As far as I can tell, the GPL does not require you to indicate what specific changes you make to a GPL-licensed work. The GPLv3 says
The work must carry prominent notices stating that you modified it, and giving a relevant date.
And the GPLv2 says:
You must cause the modified files to carry prominent notices stating that you changed the files and the date of any change.
I'm not a lawyer, but the language here seems to require only a positive affirmation that modification did occur, acommpanied by data about when and by whom the modification was done. I don't read any suggestion that such a modification-notice mu.st detail the kinds of changes performed. I don't know of any case law about this, and I doubt there is any, since I would not expect an author of GPL'd work to follow through on a lawsuit about downstream modification messages not being specific enough.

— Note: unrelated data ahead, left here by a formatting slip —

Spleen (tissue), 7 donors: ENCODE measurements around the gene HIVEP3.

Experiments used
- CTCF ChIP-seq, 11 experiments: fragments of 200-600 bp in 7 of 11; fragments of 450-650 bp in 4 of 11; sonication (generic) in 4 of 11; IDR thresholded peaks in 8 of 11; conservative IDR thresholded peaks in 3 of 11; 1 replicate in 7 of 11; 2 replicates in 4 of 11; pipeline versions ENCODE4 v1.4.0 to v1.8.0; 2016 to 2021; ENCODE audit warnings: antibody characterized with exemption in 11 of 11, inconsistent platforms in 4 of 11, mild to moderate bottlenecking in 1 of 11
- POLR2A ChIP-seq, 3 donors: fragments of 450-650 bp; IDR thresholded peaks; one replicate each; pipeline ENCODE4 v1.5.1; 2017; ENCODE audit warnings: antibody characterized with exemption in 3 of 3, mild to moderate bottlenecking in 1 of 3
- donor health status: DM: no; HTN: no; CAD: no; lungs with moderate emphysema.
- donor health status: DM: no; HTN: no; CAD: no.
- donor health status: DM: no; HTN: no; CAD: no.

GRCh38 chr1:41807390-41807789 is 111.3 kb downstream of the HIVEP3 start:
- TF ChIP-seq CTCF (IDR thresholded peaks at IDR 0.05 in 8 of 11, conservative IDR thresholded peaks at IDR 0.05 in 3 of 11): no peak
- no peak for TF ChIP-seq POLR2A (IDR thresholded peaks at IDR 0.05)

As I read this requirement, it can be satisfied by a per-file statement like, "This file was modified by Jane Doe in 2018." In fact, this is essentially what a copyright notice ("Copyright 2018 Jane Doe") is, which the FSF encourages you to add to your file headers anyway. I suspect many people who modify GPL-licensed software forgo an explicit modification notice and directly rely on a copyright notice to satisfy the modification-notice requirement. (However, I cannot advise whether or not this is legally rigorous thing to do.)